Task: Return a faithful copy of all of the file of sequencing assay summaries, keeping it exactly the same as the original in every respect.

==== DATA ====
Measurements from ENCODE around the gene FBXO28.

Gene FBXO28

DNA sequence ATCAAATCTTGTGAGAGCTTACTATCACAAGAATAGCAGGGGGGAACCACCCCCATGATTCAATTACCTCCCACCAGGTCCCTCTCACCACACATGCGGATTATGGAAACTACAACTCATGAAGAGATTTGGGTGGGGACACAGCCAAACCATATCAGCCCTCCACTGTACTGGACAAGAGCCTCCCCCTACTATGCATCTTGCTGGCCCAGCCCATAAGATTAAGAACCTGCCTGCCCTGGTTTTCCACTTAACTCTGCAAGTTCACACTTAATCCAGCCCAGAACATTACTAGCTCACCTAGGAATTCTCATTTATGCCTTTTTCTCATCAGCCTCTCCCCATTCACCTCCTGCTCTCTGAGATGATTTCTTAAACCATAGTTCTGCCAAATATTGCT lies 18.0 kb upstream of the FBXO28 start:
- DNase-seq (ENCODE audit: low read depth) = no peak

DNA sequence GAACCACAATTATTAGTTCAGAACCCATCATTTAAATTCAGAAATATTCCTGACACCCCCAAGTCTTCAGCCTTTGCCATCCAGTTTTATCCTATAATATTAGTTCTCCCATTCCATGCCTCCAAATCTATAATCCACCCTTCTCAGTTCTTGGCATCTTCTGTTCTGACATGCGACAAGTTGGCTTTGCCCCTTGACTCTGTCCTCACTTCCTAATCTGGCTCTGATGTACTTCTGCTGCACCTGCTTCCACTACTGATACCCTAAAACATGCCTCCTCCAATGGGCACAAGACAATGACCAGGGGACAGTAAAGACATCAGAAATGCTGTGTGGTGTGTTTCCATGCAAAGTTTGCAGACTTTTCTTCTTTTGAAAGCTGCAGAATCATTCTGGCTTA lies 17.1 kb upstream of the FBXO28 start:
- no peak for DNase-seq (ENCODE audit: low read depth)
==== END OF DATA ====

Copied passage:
Measurements from ENCODE around the gene FBXO28.

Gene FBXO28

DNA sequence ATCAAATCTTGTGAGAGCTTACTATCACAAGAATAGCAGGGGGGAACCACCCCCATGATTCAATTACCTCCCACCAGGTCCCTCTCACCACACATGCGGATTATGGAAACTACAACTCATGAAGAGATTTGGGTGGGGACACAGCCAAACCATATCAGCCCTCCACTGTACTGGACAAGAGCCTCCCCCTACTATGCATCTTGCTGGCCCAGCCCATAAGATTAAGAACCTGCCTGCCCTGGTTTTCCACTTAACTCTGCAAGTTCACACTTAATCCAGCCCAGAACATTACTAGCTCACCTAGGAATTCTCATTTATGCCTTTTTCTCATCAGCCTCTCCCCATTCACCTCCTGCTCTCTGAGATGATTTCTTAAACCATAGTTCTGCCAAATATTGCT lies 18.0 kb upstream of the FBXO28 start:
- DNase-seq (ENCODE audit: low read depth) = no peak

DNA sequence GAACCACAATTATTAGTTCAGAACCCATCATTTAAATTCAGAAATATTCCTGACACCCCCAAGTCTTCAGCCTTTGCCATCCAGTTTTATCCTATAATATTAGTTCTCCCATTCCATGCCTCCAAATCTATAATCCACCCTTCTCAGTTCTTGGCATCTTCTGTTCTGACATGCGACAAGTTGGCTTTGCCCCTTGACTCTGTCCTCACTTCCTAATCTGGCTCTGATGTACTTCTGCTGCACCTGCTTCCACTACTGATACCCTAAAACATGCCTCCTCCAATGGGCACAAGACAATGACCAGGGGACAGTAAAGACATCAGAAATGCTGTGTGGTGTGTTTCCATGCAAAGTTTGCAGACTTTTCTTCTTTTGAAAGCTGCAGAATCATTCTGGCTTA lies 17.1 kb upstream of the FBXO28 start:
- no peak for DNase-seq (ENCODE audit: low read depth)